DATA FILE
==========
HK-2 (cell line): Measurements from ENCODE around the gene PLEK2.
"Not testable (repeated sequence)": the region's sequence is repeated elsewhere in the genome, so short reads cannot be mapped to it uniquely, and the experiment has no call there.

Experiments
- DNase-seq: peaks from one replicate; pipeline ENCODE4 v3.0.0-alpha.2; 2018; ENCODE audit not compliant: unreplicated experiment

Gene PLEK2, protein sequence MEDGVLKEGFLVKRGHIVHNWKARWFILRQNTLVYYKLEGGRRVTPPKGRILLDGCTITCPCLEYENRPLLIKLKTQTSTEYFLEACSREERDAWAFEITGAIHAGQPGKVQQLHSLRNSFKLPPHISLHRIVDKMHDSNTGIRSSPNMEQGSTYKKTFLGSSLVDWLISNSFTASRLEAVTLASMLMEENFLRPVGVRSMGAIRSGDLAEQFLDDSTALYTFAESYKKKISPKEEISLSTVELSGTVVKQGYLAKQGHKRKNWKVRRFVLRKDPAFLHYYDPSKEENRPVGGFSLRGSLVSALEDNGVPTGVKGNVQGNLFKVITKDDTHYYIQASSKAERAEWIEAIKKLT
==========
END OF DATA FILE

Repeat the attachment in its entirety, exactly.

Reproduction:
HK-2 (cell line): Measurements from ENCODE around the gene PLEK2.
"Not testable (repeated sequence)": the region's sequence is repeated elsewhere in the genome, so short reads cannot be mapped to it uniquely, and the experiment has no call there.

Experiments
- DNase-seq: peaks from one replicate; pipeline ENCODE4 v3.0.0-alpha.2; 2018; ENCODE audit not compliant: unreplicated experiment

Gene PLEK2, protein sequence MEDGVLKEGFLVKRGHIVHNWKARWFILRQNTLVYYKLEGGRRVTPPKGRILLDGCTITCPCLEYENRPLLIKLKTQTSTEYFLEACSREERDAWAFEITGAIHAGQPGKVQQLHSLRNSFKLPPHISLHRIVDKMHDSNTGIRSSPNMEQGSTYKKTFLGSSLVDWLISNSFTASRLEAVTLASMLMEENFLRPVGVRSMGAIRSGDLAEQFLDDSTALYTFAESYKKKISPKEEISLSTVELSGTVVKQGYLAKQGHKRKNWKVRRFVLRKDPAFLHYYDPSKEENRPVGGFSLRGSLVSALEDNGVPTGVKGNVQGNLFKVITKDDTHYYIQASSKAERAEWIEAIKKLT